What we do has risks. Very realizable risks. For all the safety precautions and controlled settings we put in place for the betterment and safety of our players, the entirety of the kink world is wrapped up in risk. It is built on risk. Cannot actually exist without risk. It’s a way to experience and explore the darker sides of ourselves. A way of letting that darkness out, even as we let that darkness in. It is an experience that, try as hard as one may, can never truly be explained—believe me, I try every day. The hardest thing to convey—and the most common question I get as a kinkster—is “What is the appeal?”
Why do I do this? How could I even like this?
And, often, I’ll quote studies—because I’m a know-it-all nerd and have armed myself with a ridiculous amount of facts—that show how pain and pleasure are processed through the brain quite similarly. How there are receptor sites and erogenous zones all over the human body that prove that the play we engage in really is more about pleasure than it is about pain. How endorphins and adrenaline and brain chemistry and wiring during play looks a hell of a lot like it looks during sex. How, on average, the fantasy of kink—even if not the reality of the lifestyle—is far more common than people realize. I can cite the science that backs me up.
But, at the end of the day…
I like it because I do. Because I was wired that way. Because it speaks to something inside me. It sparks something inside of me that very few people in this world will ever know or understand or even conceive of. It’s so easy to see just that darkness and forget that we—the people inside it, the people giving and taking and living within it together—are the thing that keep us light. It’s why I love the idea of community so much, even if my own community and I haven’t always been on the best of terms with each other.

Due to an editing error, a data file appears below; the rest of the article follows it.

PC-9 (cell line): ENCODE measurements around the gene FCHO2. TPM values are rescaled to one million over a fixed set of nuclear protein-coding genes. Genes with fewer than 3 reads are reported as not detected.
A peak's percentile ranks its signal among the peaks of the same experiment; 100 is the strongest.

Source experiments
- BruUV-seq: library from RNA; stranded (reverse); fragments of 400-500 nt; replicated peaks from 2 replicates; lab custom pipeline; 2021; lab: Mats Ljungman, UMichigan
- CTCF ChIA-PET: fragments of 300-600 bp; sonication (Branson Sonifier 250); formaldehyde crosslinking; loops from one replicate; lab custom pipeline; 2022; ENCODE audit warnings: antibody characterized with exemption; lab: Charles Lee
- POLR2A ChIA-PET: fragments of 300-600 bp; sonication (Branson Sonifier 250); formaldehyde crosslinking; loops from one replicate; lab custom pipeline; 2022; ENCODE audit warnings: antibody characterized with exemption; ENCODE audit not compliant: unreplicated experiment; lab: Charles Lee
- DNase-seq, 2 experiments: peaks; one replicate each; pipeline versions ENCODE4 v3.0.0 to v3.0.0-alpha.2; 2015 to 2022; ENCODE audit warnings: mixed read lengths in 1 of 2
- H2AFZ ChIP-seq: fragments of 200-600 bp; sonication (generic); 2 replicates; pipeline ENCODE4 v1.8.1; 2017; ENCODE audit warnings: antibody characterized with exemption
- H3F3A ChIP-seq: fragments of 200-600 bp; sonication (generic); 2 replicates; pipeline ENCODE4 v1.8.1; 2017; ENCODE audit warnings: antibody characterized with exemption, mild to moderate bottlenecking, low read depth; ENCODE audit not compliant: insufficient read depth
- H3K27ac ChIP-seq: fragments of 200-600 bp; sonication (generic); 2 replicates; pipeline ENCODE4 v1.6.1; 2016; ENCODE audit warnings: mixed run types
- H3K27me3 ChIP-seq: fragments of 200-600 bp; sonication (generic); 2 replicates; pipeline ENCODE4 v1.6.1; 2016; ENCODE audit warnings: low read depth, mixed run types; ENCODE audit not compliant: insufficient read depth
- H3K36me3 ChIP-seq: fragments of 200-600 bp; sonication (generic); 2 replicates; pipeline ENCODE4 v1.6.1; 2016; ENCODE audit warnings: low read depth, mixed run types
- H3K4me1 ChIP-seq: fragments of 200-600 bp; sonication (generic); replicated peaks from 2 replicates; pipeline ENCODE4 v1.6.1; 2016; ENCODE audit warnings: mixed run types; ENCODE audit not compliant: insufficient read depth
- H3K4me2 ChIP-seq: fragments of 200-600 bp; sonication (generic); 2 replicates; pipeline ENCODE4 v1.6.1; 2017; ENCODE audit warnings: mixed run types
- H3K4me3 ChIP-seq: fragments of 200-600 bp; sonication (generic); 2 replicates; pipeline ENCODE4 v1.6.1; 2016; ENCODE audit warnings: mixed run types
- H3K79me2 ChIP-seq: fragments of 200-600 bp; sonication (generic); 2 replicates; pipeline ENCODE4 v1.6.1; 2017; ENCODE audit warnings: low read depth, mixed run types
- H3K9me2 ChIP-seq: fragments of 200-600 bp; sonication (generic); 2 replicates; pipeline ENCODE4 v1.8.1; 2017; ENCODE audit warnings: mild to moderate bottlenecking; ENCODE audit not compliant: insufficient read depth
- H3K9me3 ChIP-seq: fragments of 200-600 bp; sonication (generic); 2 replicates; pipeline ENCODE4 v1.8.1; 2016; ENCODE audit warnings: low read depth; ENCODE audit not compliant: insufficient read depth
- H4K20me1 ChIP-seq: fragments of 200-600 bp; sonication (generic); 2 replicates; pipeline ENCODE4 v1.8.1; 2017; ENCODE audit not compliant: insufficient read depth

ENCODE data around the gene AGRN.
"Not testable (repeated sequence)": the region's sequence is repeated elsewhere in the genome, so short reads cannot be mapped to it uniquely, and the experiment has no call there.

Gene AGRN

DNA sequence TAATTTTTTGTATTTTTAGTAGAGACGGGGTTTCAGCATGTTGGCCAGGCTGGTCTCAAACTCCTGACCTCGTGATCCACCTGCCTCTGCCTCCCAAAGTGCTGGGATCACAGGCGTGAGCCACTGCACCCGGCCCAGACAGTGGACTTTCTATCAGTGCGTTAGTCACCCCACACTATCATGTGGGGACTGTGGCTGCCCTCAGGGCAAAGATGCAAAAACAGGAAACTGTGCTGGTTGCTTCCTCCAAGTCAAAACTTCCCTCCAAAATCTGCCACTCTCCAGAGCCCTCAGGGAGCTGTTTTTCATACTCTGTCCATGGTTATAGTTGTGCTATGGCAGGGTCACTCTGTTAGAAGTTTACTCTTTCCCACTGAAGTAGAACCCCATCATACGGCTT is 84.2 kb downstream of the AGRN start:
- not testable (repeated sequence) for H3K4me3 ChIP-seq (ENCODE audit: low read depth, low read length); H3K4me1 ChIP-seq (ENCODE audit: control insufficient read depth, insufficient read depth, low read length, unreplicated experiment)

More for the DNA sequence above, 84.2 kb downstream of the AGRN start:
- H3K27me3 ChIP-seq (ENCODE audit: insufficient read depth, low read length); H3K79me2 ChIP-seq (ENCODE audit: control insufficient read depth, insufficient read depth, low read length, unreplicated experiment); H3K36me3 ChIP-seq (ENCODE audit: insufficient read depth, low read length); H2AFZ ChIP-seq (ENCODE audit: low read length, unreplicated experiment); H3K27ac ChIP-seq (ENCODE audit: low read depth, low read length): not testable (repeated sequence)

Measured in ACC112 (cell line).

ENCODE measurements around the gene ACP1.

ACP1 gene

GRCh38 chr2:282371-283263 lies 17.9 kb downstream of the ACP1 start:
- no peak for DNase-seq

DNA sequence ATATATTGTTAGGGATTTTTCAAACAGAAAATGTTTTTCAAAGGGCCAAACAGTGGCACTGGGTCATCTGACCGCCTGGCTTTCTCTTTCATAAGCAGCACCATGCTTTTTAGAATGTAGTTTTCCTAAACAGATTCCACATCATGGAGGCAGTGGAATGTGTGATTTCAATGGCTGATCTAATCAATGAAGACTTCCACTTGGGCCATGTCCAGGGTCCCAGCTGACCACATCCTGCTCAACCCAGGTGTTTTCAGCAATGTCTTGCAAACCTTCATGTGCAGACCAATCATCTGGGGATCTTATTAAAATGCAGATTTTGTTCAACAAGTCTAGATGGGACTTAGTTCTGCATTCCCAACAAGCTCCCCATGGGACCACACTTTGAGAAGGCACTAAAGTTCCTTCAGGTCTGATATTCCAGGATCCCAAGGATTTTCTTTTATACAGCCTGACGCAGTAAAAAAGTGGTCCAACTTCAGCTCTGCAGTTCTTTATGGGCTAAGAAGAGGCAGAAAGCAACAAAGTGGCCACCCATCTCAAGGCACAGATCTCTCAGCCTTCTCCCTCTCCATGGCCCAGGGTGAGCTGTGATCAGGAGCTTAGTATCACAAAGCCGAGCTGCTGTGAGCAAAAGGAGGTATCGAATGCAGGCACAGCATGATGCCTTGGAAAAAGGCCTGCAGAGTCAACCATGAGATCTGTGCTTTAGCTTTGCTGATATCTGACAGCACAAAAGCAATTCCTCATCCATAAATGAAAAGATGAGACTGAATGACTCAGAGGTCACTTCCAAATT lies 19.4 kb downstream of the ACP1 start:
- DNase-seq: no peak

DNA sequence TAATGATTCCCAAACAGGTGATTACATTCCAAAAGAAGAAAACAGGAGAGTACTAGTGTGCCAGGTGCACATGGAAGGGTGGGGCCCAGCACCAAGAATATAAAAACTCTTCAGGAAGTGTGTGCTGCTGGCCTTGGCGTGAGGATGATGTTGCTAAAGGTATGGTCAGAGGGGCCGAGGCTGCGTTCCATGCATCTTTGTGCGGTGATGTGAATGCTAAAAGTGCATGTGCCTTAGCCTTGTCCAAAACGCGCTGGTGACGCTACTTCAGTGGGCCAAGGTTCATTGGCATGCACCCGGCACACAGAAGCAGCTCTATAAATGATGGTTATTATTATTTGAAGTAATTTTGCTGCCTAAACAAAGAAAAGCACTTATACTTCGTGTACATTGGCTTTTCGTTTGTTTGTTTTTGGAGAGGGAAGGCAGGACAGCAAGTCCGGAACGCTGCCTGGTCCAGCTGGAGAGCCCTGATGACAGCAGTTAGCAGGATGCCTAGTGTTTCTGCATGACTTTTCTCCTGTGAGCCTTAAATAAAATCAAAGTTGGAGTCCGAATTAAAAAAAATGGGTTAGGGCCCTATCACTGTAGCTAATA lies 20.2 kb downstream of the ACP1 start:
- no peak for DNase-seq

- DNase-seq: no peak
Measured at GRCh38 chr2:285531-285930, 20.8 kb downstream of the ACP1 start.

My metal-loving friend had said that, yes, the goings-on of a metal concert can “seem violent, but it's really a bonding experience. Everyone is super courteous and respectful and everyone is aware and accepting of the inherent risks. If someone falls down, you've got three people offering to pull you up.”
I’m such a fan of that. That sense of unity. That belief that we’re all in it together. Most small communities share that kind of sentiment. It's the basis of forming any niche group. We already feel a little like outsiders, a little rejected and misunderstood and often misrepresented by the larger world as a whole; we have to take care of each other. We’re too small a group not to.
I think Blythe put it best: “This is our community, and we should take care of each other. A show is a place we are supposed to be together, having a good time, supporting one another. The real world will beat you down enough- we don’t need to get stomped on at a show. Give each other a hand."
When someone in our community falls down, we need to reach out and pick each other up. We need to be there for each other. We need to be good to each other.
We need to be carefully.